Every morning since my 7-year-old son
started pre-school has been a battle of wills to get ready. When I wake him at
the always-too-early time of 6:30 a.m. he instantly begins to groan. In the
first two weeks of this school year, not adjusted to his new "mean teacher" as
he describes her, the groans became shouts of outrage. "No, no, no!"
there are tears and heart-rending cries of "I hate school, Mommy." Other days
his legs "don't work," and he will crawl down the hallway like an injured
snake, gathering up dust bunnies and cat hair along the way as I fume in the
kitchen because time is running out. Yet other days he just pouts and fumes in
his room until my husband or I start snapping.
Nobody had to set an alarm for me as a child. I awoke with the sunrise, dressed and readied myself for school from as early as first grade. I was an anxious child who suffered the insults of the cruel social hierarchy of my Marin County, California school by hiding in far corners of the playground with my books and my journal. But I adored learning, which opened avenues into my internal strengths and offered crucial reprieve from a home life in which my mother was often difficult to rouse due to a vicious hangover and a lack of urgency when it came to getting us anywhere on time.
Don't you know how good you have it? I want to shout.
My mother didn't rush me to get ready as a child. I didn't
dawdle over the details or drag my feet. But then, my mother was rarely awake
herself to nag me into readiness, and I was eager to leave the house for school.
So when my son, who has grown up in a two-parent, loving and stable home, where
all of his needs are met, resists doing the four or five chores he has in the
morning to ready himself for school, a primal anger surges through me. Don't you know how good you have it?I
want to shout.
Many children of addicts, as I am, are known to become
hyper-attentive, organized and efficient, picking up the slack where their
parents cannot. This translated into my own parenting. I've always been "on
top of it"—laying his clothes out for him; making sure his breakfast is ready;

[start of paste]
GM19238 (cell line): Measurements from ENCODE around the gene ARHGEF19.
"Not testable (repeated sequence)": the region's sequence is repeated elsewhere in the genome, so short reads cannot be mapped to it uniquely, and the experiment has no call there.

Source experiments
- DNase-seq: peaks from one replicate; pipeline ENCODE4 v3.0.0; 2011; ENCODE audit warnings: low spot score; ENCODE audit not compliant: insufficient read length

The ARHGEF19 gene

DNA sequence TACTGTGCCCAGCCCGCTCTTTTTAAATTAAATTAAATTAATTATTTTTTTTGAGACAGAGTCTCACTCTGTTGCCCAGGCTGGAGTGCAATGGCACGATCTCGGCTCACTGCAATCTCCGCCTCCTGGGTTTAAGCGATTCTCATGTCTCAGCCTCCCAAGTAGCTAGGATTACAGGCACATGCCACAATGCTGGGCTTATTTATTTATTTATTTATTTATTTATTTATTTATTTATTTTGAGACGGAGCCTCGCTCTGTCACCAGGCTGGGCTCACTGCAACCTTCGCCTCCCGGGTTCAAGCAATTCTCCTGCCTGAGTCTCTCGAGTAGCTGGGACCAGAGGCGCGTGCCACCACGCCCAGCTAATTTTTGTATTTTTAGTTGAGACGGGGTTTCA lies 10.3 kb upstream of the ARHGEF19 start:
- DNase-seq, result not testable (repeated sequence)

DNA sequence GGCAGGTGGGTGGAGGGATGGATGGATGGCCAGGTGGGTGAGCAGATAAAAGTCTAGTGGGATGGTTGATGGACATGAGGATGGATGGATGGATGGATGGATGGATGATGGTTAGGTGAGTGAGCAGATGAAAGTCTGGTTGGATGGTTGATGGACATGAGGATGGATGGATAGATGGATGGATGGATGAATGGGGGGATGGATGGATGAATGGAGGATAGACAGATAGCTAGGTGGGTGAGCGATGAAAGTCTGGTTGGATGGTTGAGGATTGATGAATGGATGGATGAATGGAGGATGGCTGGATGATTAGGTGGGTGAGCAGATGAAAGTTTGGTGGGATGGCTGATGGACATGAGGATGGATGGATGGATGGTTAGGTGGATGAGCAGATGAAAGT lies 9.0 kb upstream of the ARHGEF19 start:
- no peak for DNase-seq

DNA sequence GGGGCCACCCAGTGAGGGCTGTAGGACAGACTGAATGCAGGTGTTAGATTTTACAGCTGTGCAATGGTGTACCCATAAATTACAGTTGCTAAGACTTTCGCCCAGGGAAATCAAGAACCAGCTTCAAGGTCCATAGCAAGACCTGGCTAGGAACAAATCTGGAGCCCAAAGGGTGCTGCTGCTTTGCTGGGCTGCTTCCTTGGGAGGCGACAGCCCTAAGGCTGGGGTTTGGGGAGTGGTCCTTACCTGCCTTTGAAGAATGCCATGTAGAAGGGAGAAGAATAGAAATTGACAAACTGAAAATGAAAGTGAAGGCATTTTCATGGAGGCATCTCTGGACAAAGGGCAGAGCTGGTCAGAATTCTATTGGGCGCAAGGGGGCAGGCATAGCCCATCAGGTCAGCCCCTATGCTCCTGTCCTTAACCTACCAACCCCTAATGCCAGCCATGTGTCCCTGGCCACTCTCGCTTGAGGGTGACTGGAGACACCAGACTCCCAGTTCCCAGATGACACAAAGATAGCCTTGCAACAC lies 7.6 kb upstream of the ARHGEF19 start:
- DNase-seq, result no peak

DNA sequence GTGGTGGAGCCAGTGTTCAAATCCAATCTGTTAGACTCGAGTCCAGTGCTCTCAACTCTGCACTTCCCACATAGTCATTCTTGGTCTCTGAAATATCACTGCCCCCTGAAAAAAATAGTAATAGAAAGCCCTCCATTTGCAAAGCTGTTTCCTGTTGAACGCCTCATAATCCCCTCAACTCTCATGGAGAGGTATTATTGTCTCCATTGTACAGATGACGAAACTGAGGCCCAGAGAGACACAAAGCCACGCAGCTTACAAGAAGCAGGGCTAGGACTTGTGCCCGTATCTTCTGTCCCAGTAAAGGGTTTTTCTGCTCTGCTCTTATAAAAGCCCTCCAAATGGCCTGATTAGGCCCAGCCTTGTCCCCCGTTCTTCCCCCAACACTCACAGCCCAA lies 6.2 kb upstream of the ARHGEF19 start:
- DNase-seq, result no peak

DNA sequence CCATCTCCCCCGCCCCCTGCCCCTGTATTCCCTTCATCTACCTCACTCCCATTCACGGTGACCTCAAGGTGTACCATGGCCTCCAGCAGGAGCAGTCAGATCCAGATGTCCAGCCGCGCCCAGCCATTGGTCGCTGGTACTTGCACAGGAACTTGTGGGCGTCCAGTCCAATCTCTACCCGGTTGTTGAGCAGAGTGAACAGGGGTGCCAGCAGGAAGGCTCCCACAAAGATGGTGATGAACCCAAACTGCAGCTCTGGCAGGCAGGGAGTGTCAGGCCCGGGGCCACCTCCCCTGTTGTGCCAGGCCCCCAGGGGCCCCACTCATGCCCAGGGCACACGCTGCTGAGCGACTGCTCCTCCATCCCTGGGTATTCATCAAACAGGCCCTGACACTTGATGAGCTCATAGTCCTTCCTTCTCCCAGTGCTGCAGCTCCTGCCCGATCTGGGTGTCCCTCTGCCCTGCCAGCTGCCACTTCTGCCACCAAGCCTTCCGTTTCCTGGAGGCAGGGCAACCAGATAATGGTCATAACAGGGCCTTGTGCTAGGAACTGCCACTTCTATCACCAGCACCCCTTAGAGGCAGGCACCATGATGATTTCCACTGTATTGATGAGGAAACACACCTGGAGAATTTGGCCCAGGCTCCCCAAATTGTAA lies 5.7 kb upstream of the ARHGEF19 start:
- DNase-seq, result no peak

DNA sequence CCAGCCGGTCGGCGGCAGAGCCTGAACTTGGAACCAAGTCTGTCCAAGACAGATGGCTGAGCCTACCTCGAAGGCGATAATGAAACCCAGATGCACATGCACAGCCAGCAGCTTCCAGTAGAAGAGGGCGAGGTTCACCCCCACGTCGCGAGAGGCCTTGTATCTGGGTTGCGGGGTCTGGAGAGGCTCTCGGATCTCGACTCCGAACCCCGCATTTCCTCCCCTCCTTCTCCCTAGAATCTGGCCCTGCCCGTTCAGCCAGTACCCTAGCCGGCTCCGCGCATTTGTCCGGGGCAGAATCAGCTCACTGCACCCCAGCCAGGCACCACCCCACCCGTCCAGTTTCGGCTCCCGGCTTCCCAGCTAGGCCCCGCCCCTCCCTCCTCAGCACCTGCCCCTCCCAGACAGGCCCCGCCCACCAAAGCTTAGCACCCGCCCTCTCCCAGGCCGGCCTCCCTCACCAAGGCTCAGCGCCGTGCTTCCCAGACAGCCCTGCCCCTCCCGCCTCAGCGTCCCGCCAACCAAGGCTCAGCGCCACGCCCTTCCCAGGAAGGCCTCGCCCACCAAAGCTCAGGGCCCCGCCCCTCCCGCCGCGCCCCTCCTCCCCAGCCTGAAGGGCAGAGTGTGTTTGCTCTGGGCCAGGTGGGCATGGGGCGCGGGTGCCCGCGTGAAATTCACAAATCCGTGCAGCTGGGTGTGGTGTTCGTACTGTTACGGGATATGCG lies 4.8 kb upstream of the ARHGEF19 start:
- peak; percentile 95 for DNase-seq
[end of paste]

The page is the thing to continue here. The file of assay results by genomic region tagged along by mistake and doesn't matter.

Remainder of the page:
reminding him of each next step. There have been a few successful stints at
making a list he has to check himself with colored pens on a dry-erase board.
That worked for a while, but eventually he gave in to his own internal inertia,
secure in the knowledge that if he didn't do it, someone would remind him.
James Lehman, a child psychologist, writes: "When we're
talking about kids not getting out of bed, not doing their homework or school
assignments or not wanting to get involved in family activities, it's important
for parents to realize that there is motivation in the child. But the motivation is to resist. The motivation is to do things their way, not yours, and to
Both my husband and I came out of challenging childhoods where our
comfort and ease were not our parents' priorities, so it makes sense that
both of us have overcompensated too much in the other direction, trying to make
life "easier" on our son. Unfortunately, it has led to making things perhaps
too easy, and we pay the price when he resists doing what is hard.
I'm not going to teach my son responsibility the way my
mother inadvertently "taught" me, by being incapable herself. But I need to learn to
back off and, as Lehman suggests, let my son face the "natural consequences" of
his own actions. That means if he doesn't eat breakfast before we leave, he
goes to school hungry (he has snack and lunch packed, so I know he won't
starve). That means if he didn't get his shoes and socks on before his dad
leaves to take him to school, he'll have to walk barefoot to the car, carrying them
and put them on in there. If he forgot to have me sign his homework agenda, he
has to take time out of recess to write a responsibility note. These are not
great tragedies; they're lessons.
My son is teaching me more than a few lessons: One, my child
is not a mirror of me, and I have to learn how to be the parent he needs, not
the parent I think I should be. Two, a relationship with a child is still just
that—a relationship—and trying to dominate or will your child into doing
something is no more likely to work in the long run than it would with a spouse
or a friend. Last, the best thing a parent can do when a child is digging in his
or her heels is to give up the power struggle, step back, and let the child learn both
the highs and lows of personal responsibility.